• 1
    It's just that most of interview for technical jobs sucks. Either questions are too broad, either they are too technical (like what method of which class i have to use in this version of that library to do that...). Because either they see only the development part of being a developper, or they see only the theory, the things that you study, but never use in loooot of case. How much (%) of developper did even has to develop a stack ? But let's be honest, testing a developer is not an easy thing either way. – Walfrat Mar 3 '16 at 13:07
2

Age changes how you think. Positive? Negative? Who knows. But we change our perspective as we age. As a general trend, the older crowd is better at working the big picture, while the younger crowd is better at working the details. I find typical business culture reinforces that trend.

I once talked to someone who went through Navy boot camp in his mid-30s. I asked him how he survived it. He said that the age was a mixed blessing. He had much more trouble with the physical demands of the training, but he was far more prepared for the mental games they play with you there than any of his younger cohorts were. He could rise above them, if you will.

If a startup is subjecting you to 4 hours of testings to see if you're "good enough" with 30 years experience, turn it around. Treat it as 4 hours to get to know the gang, and show that you're not really all that worried about whether you can answer some textbook problems. 30 years of experience will never be demonstrated in 4 hours of coding tasks, but can show through in 4 hours of chatting with the dev's.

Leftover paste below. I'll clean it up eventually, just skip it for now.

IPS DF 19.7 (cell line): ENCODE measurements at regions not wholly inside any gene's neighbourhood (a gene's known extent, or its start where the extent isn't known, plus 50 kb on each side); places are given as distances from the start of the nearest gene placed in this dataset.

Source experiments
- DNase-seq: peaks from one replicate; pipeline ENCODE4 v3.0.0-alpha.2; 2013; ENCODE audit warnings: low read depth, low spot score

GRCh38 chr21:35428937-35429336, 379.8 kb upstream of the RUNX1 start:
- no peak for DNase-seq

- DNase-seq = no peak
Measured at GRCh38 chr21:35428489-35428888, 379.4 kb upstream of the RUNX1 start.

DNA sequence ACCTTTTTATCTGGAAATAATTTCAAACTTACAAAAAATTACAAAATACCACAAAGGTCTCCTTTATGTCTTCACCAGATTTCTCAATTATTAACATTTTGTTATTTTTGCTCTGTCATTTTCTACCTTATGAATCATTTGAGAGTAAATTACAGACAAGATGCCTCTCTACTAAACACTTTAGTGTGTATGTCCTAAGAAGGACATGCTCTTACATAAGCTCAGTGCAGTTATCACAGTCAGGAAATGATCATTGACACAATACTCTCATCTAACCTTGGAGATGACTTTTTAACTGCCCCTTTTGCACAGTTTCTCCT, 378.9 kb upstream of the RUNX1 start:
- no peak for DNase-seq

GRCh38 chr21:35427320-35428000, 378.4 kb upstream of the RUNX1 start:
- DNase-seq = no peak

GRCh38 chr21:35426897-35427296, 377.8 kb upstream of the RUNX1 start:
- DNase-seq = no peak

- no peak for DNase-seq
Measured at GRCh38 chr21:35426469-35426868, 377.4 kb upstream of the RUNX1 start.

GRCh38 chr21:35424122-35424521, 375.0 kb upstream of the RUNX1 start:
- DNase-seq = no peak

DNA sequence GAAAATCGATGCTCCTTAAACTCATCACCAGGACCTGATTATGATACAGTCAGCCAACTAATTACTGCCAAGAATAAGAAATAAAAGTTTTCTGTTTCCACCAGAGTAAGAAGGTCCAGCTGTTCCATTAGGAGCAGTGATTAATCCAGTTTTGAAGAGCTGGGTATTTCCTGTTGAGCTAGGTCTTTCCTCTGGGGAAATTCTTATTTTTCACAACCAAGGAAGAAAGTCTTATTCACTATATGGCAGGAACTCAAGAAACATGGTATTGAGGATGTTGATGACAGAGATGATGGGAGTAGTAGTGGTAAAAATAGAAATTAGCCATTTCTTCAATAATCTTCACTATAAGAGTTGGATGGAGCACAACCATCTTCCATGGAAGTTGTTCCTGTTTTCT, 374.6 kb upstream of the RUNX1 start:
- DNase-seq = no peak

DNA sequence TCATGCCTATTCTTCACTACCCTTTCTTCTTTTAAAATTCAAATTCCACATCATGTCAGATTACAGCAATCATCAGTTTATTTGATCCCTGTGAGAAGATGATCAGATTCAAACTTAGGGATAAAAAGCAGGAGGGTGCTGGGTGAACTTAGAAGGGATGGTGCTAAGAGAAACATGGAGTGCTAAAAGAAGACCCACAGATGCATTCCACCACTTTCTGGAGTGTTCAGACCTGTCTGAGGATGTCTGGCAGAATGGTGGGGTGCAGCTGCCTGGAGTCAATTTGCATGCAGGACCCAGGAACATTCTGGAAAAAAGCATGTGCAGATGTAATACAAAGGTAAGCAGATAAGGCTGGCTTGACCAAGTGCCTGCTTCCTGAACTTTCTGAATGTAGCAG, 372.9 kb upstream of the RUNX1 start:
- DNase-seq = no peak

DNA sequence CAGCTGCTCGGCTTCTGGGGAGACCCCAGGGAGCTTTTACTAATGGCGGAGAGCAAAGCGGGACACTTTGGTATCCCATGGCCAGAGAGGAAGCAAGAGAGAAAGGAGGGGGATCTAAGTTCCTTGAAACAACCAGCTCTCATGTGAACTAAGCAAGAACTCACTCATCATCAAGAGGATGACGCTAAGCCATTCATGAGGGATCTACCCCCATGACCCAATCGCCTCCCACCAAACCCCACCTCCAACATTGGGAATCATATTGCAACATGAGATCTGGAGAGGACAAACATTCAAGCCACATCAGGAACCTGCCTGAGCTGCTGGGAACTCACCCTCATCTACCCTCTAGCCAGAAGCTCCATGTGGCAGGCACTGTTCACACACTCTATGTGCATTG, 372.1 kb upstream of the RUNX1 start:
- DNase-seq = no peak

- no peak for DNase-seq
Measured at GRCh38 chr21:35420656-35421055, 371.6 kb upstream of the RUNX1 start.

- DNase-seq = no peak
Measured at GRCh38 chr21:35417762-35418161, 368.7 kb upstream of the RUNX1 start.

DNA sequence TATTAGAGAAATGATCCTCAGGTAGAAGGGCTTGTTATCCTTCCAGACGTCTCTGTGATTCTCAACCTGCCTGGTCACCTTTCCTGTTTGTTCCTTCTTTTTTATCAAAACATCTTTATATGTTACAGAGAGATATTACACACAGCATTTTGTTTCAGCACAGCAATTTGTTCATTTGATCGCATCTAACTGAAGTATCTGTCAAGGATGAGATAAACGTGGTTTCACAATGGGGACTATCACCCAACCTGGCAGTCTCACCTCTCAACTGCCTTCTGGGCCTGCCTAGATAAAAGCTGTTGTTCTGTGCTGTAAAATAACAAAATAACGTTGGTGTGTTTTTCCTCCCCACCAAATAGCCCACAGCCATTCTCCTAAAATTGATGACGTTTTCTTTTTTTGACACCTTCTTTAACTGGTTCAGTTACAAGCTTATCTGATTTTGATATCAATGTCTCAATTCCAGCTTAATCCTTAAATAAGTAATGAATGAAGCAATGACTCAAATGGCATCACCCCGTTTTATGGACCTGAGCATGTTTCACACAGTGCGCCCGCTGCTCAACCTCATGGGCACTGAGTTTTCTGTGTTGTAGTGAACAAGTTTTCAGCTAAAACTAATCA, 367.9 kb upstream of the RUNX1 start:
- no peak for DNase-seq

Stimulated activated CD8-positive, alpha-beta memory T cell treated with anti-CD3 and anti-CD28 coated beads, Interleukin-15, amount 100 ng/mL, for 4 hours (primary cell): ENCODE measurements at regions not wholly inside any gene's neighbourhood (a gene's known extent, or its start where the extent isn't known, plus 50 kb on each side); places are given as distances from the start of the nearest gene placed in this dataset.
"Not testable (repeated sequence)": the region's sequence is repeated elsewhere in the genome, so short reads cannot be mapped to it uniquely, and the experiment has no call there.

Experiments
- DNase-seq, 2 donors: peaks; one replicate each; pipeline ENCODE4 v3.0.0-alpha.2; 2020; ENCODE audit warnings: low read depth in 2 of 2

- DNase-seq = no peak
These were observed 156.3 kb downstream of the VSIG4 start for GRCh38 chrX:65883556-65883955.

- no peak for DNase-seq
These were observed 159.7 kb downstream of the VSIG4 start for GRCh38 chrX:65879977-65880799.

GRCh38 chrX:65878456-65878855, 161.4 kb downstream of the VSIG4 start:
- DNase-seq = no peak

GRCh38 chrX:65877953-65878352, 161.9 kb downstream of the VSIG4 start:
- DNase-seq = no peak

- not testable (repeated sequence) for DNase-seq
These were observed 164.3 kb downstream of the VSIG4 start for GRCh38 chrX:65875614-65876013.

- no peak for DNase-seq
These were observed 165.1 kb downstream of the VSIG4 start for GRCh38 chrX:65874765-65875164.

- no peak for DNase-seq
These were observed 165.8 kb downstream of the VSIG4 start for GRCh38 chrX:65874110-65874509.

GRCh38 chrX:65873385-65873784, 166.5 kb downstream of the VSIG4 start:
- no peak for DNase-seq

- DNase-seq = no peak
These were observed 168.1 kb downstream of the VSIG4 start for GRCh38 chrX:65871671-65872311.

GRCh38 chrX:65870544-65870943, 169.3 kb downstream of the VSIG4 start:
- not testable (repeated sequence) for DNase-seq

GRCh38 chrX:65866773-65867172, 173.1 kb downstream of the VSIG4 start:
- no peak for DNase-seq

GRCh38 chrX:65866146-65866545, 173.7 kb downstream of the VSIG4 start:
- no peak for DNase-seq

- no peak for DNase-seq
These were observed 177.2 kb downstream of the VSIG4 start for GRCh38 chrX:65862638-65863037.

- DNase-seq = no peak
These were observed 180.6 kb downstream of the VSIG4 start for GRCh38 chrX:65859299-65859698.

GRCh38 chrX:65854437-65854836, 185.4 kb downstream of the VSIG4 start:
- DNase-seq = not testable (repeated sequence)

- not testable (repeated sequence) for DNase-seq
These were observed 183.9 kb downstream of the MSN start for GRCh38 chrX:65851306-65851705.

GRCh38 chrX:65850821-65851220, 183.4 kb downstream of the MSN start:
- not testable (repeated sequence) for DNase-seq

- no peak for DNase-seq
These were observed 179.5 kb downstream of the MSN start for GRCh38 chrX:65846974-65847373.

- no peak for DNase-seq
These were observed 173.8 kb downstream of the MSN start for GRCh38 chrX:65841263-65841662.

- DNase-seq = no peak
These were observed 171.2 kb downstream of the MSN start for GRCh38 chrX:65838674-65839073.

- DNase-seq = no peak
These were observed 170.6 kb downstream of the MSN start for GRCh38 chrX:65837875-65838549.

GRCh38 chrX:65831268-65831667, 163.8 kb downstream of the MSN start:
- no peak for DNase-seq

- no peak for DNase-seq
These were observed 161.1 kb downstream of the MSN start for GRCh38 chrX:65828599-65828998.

• 1
    Unfortunately, I have met guys with 20 years of experience who would not pass an entry-level coding interview at selective companies. They got hired on once upon a time on their diploma alone. – kevin cline Mar 3 '16 at 8:24
  • 1
    @kevincline Then I assume that they would have a remarkable time demonstrating their value during their interaction with the devs – Cort Ammon Mar 3 '16 at 14:05
-1

Yes for some persons while they are being aged things go off from our mind, but sure they will work once they get a glimpse or a small recall, its natural and never worry of it, stay cool and enjoy your life try recalling your basics with programming....I suggest you to count from number 1 to 100 and then vise-versa 100 to 1, then try counting with multiples of 2, with multiples of 3 and it goes on like this(_all these are to be done when you are relaxing or when you go to bed at night-may increase your recalling capabilities and make you strong more than today _)

  • Better yet, count from 0 like they've been doing the past few decades. – Glenn Randers-Pehrson Mar 3 '16 at 21:54

Not the answer you're looking for? Browse other questions tagged or ask your own question.